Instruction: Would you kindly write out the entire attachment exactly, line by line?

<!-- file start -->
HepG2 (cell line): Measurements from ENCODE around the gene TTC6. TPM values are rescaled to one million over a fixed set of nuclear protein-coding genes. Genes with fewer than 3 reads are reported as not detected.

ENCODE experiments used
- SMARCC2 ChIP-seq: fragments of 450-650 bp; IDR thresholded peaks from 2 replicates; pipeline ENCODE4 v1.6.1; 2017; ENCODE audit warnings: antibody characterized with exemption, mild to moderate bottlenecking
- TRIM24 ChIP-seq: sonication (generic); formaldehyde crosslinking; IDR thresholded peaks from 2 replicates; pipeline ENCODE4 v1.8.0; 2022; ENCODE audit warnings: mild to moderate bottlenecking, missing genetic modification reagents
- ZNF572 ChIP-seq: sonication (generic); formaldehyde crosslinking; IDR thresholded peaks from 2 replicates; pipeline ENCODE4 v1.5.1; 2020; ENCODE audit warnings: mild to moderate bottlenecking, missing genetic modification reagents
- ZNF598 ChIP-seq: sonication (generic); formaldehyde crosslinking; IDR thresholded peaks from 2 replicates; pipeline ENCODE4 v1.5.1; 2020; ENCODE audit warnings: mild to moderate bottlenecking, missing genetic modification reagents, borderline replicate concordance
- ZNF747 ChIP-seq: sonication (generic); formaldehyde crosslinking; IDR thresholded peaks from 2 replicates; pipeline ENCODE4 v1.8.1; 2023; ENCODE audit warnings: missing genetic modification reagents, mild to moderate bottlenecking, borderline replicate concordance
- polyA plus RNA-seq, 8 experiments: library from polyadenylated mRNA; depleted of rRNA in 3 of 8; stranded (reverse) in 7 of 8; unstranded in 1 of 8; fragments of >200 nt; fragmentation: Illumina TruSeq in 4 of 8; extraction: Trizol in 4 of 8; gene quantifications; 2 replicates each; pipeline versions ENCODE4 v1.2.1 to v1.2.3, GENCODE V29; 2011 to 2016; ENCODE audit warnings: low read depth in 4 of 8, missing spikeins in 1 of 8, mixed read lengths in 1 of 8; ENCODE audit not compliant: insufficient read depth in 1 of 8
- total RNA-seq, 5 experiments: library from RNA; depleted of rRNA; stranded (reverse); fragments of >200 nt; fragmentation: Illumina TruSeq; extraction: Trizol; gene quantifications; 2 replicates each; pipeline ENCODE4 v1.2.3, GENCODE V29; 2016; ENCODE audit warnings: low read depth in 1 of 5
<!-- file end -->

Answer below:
HepG2 (cell line): Measurements from ENCODE around the gene TTC6. TPM values are rescaled to one million over a fixed set of nuclear protein-coding genes. Genes with fewer than 3 reads are reported as not detected.

ENCODE experiments used
- SMARCC2 ChIP-seq: fragments of 450-650 bp; IDR thresholded peaks from 2 replicates; pipeline ENCODE4 v1.6.1; 2017; ENCODE audit warnings: antibody characterized with exemption, mild to moderate bottlenecking
- TRIM24 ChIP-seq: sonication (generic); formaldehyde crosslinking; IDR thresholded peaks from 2 replicates; pipeline ENCODE4 v1.8.0; 2022; ENCODE audit warnings: mild to moderate bottlenecking, missing genetic modification reagents
- ZNF572 ChIP-seq: sonication (generic); formaldehyde crosslinking; IDR thresholded peaks from 2 replicates; pipeline ENCODE4 v1.5.1; 2020; ENCODE audit warnings: mild to moderate bottlenecking, missing genetic modification reagents
- ZNF598 ChIP-seq: sonication (generic); formaldehyde crosslinking; IDR thresholded peaks from 2 replicates; pipeline ENCODE4 v1.5.1; 2020; ENCODE audit warnings: mild to moderate bottlenecking, missing genetic modification reagents, borderline replicate concordance
- ZNF747 ChIP-seq: sonication (generic); formaldehyde crosslinking; IDR thresholded peaks from 2 replicates; pipeline ENCODE4 v1.8.1; 2023; ENCODE audit warnings: missing genetic modification reagents, mild to moderate bottlenecking, borderline replicate concordance
- polyA plus RNA-seq, 8 experiments: library from polyadenylated mRNA; depleted of rRNA in 3 of 8; stranded (reverse) in 7 of 8; unstranded in 1 of 8; fragments of >200 nt; fragmentation: Illumina TruSeq in 4 of 8; extraction: Trizol in 4 of 8; gene quantifications; 2 replicates each; pipeline versions ENCODE4 v1.2.1 to v1.2.3, GENCODE V29; 2011 to 2016; ENCODE audit warnings: low read depth in 4 of 8, missing spikeins in 1 of 8, mixed read lengths in 1 of 8; ENCODE audit not compliant: insufficient read depth in 1 of 8
- total RNA-seq, 5 experiments: library from RNA; depleted of rRNA; stranded (reverse); fragments of >200 nt; fragmentation: Illumina TruSeq; extraction: Trizol; gene quantifications; 2 replicates each; pipeline ENCODE4 v1.2.3, GENCODE V29; 2016; ENCODE audit warnings: low read depth in 1 of 5